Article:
Where are you going?

So, where are you going? An incredibly ambiguous question right? You might already have some idea of where this blog is headed. In any case, lets progress.

I’ll start with an incredibly powerful quote from a book I’ve recently started:

“Now I think it’s one of the most useless questions an adult can ask a child – What do you want to be when you grow up? As if growing up is finite. As if some point you become something and that’s the end.”

Becoming by Michelle Obama

Thought provoking stuff.

When I was growing up, my response to this question would have been a Lawyer. Why? It just sounded cool. A few years and a dozen GCSE exams later, my response to this same question would have been an Investment Banker – for the same reason of it just sounding cool. Fast-forward a couple years to the fresh-faced Economics undergrad that I once was, a more vague answer of “I don’t know, but something in finance” would have been what you’d get from me. And the reason for this being purely because of my perception that an Economics student should go into finance. A wholly invalid band wagon that I would slowly and thankfully depart from by the end of by time at University.

At this time, one would ask me, Snow, why do you write all your blogs like a story? I’d tell you, it’s just my style! Or in the words of Michelle Obama; “your story is what you have, what you will always have. It is something you own.” Safe to say I’m a massive fan of this woman, but I digress.

As some may be familiar, many students take an industrial year placement to work and gain some workplace experience at some point during undergraduate education. I did mine in a sales team at a Business-2-Business events and marketing firm in London. At the time a very confused Economics student was struggling to understand the departure from the admired ‘Economics = a job in finance’. Little did I know, I’d grow to enjoy the role and more so love my team. But yet, it wasn’t finance. By chance, I landed a role in a bank. A fish to water is what I’d envision my time there would be (boy was he wrong – alas a story for another day).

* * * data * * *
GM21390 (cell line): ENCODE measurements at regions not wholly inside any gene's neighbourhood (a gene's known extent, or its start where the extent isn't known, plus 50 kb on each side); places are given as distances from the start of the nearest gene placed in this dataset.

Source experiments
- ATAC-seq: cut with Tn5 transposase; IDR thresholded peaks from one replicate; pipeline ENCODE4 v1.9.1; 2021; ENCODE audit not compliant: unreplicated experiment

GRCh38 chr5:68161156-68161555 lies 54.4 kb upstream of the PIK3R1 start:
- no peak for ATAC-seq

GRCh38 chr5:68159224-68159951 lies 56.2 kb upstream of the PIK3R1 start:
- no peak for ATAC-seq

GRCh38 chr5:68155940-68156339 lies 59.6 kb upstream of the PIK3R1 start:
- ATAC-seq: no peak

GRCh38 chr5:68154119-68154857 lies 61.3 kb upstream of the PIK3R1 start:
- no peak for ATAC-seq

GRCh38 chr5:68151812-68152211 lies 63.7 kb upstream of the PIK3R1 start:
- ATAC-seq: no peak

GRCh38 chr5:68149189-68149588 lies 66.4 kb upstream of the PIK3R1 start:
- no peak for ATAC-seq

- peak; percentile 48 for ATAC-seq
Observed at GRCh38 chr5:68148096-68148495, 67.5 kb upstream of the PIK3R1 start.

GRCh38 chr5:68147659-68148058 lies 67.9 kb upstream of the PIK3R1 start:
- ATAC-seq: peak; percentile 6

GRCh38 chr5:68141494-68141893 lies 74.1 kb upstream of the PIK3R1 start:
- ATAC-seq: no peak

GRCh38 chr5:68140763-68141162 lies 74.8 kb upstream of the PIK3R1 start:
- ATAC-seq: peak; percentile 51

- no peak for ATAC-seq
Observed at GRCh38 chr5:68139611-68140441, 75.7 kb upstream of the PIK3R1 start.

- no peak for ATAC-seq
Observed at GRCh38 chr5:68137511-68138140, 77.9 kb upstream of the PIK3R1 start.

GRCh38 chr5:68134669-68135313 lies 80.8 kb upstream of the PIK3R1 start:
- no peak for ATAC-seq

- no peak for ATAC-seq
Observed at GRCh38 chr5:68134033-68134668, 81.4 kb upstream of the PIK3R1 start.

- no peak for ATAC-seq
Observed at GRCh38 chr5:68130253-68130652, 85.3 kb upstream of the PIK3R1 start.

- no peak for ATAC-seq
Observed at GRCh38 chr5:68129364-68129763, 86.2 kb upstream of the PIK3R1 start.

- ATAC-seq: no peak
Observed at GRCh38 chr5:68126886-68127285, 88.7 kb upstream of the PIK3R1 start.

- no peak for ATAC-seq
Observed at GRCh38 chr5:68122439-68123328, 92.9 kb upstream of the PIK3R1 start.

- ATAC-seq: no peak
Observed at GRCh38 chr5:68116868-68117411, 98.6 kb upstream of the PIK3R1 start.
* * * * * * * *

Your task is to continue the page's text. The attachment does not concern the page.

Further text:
Now a final year student with a rather confused outlook on the ‘Economics = a job in finance’ belief, as I’d been able to gather that ‘finance’ in itself was not as clear cut as I would have imagined.

If you had asked me our introductory question at any point prior to the 5th December 2019, I would have told you “something in corporate finance and M&A”, deep down, I know that I still had no real idea. With time of the essence and the real world in sight in only 6 months – I was in a mental pickle. Where was I going?

I remember being in the library one evening prepping for January exams. And in my fatigue, my mind drifted to a lunchtime chat I had with a friend over summer. She works in a Law firm. During the chat she asked me of my post-graduation intentions. My response being a sheepish “I’m not too sure but probably finance”. Her response was – why don’t you consider Law? I politely shrugged this off. So here I am in library actively disengaged with my reading, now typing in the name of this friend’s Law firm. After an hour-long session of research, I had an epiphany. On the 5th December 2019, I finally made sense of where I was going. In this moment I felt an amalgamation of emotions. But the two that stood out were excitement and also fear.